Bodyweight Exercises for Developing Fitness and Strength

Man doing a pull up in the park
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Bodyweight exercises are those that require no equipment at all: No dumbbells, barbells, or gym machines. Using bodyweight was one of the original forms of strength training.

Bodyweight training is easy to learn, effective, and can be done pretty much anywhere—at home, at work or while traveling.

Although you can get quite inventive when it comes to bodyweight exercises, the following 10 bodyweight exercises are great ways to work for all the major muscle groups. Many, like the squat, are compound exercises that work more than one muscle group.

What Are Bodyweight Exercises?

It may seem obvious to seasoned gym trainers or athletes, but many forms of resistance and related exercise regimens at times utilize an individual's own body weight.

Yoga, Pilates, calisthenics, and plyometrics all use bodyweight to enhance strength, muscle, flexibility, and fitness at some level.

These bodyweight exercises use a strength and resistance training model of concentric, eccentric and isometric exercise to achieve fitness and strength targets. They form the core of the bodyweight workout program. Many other variations and modifications are also possible.

The Push-Up

The push-up is a classic bodyweight exercise, and it demonstrates quite clearly the principle of bodyweight resistance training. While facing the floor and propped up on hands and toes, push the body to and from the floor.

One "up-and-down" is one push-up repetition. Don't go too fast or too slow. Keep the head and neck steady. Do as many as you can in one minute; rest, then try again. Rest your knees on the ground if you find the exercise difficult when you first start out.

The Squat

The squat without weights may seem easy, but once you get up to around the 15-rep mark it starts to take a toll on the knees, upper legs, and butt until you build up some initial strength. The squat develops legs and butt muscles and, over time, may strengthen knee joints.

Be cautious with squats if you have an existing knee injury or feel knee pain at any stage during the workout.

The Lunge

The lunge is a fundamental bodyweight exercise. Done in sets of eight or more (per leg), lunges provide strength, balance, and flexibility training.

Options include a variety of arm positions for the lunge: at the sides, straight out in front, raised on each side, crossed at the chest, or straight up overhead.

For example, lunging with arms raised at the sides provides better balance and stability than arms crossed at the chest.

Other more advanced options include the backward lunge and the 45-degree angle side lunge.

The Crunch

Crunches are a popular exercise for strengthening the abdominal muscles. Many different types of crunches exist. Some of the best include:

  • Standard crunch, in which the shoulders are raised off the floor while you contract the abs.
  • Reverse crunch, in which the legs and knees are raised off the floor while you contract the abs.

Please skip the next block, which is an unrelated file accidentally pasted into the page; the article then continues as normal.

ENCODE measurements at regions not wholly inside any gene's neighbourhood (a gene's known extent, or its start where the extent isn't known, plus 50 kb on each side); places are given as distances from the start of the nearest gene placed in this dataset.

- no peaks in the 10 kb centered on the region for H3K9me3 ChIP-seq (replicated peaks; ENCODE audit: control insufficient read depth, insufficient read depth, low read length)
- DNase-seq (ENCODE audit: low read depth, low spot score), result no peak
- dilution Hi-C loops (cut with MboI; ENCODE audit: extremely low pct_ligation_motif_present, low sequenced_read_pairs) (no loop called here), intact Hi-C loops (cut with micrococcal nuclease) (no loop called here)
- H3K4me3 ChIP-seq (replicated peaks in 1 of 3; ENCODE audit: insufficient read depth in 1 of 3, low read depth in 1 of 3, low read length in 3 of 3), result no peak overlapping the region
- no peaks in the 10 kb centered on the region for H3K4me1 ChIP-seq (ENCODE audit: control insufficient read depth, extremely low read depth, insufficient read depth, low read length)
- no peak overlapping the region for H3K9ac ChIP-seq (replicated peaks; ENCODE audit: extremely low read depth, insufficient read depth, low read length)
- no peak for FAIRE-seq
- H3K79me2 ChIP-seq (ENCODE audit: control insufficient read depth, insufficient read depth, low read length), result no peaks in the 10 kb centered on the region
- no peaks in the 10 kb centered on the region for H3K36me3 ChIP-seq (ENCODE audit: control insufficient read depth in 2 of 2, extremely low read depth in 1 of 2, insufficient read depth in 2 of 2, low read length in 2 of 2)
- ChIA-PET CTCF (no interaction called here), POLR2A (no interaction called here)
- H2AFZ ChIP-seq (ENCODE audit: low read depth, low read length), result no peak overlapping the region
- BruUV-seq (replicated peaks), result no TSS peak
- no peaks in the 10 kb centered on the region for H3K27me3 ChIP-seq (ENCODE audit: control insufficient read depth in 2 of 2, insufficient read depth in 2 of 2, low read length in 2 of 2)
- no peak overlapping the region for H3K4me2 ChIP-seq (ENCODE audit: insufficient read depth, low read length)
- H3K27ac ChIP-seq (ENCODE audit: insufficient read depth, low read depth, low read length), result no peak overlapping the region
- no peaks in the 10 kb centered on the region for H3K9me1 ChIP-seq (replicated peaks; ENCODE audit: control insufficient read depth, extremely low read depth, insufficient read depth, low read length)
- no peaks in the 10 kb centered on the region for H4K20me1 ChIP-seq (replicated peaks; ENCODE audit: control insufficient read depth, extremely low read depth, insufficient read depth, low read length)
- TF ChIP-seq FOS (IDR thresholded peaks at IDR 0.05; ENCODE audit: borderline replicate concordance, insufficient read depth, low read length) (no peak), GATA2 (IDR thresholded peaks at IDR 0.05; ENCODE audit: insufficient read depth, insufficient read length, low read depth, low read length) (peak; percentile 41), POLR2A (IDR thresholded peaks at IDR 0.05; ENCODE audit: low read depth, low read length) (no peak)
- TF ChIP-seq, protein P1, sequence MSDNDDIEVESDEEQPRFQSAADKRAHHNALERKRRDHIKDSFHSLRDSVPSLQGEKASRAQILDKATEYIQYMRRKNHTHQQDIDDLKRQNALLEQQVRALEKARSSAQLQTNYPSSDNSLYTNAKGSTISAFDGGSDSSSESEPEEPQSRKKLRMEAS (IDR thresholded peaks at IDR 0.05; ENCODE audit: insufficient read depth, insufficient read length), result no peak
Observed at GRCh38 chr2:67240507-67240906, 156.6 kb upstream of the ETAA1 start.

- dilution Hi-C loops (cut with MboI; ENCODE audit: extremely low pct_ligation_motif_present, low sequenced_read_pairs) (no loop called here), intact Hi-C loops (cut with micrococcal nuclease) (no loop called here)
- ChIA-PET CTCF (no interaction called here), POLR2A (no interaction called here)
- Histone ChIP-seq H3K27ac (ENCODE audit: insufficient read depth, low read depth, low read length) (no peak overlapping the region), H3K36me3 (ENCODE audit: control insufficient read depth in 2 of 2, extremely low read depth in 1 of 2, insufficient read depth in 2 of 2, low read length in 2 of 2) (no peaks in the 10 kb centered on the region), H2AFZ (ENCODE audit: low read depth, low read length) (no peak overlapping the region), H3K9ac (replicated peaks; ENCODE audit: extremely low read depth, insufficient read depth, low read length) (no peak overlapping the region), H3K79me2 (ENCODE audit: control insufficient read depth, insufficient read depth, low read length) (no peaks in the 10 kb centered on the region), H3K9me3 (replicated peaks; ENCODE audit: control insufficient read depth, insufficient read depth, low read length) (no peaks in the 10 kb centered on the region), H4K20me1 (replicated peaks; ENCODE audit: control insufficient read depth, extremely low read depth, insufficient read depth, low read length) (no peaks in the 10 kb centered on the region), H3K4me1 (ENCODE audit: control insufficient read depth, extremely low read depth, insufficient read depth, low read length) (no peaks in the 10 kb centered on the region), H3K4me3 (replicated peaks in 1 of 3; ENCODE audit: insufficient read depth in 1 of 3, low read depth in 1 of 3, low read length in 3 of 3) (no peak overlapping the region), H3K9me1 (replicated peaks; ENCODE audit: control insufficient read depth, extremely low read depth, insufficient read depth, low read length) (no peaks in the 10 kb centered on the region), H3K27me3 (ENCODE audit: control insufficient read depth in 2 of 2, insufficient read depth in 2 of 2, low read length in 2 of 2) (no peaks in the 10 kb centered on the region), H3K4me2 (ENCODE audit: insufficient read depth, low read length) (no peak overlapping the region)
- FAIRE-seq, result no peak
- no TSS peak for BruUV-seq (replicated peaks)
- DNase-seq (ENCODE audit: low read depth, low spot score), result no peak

• Combo crunch, which is a combination of both of the above.
  • Bicycle crunch, which includes all of the above and you pedal your legs in the air.

The Dip

Dips are performed with a chair or bench. You push up from a chair with arms behind and legs out front.

For bench dips, start out with the legs bent at about 90 degrees and your feet more or less flat on the floor. As you get stronger, you will be able to extend your legs fully during your dips.

Another advanced bodyweight core exercise that also uses the bench is the dragon flag.

The Pull-Up and Chin-Up

These exercises are variations of the one movement in which you haul yourself up off the ground so that your face is more or less level with a high bar.

Pull-ups and chin-ups are difficult exercises for many. Although pull-ups or chin-ups are good examples of bodyweight exercises, you may not have access to a pull-up bar at home.

Most gyms have a pull-up bar, but if you're working out at home you can improvise with a beam or bar meant for other things—just be sure it's solid and secure.

The Wall Sit

Stand against a wall and slowly bend the knees while supporting your back with the wall. Hold the position with your thighs parallel to the floor for 10 seconds, then return to the standing position.

The Wall Push

Stand facing a solid wall, raise your arms and push hard against the wall for 10 seconds. Relax and repeat three times. This is an isometric exercise.

The Bridge

To perform the bridge exercise, lie face up on the ground with knees bent and feet flat. Lift your hips off the ground as high as you can, squeezing your glutes at the top.

The Chair Stand

Sit on a chair that is braced against a wall. Sit and stand 10 times, then rest. Do three sets.

A Word From Verywell

These 10 bodyweight exercises will build good strength in a fitness program. You can do most of them at just about any time and any place, and additional equipment is not necessary.

For complete fitness, add in some running, fast walking, or interval training.

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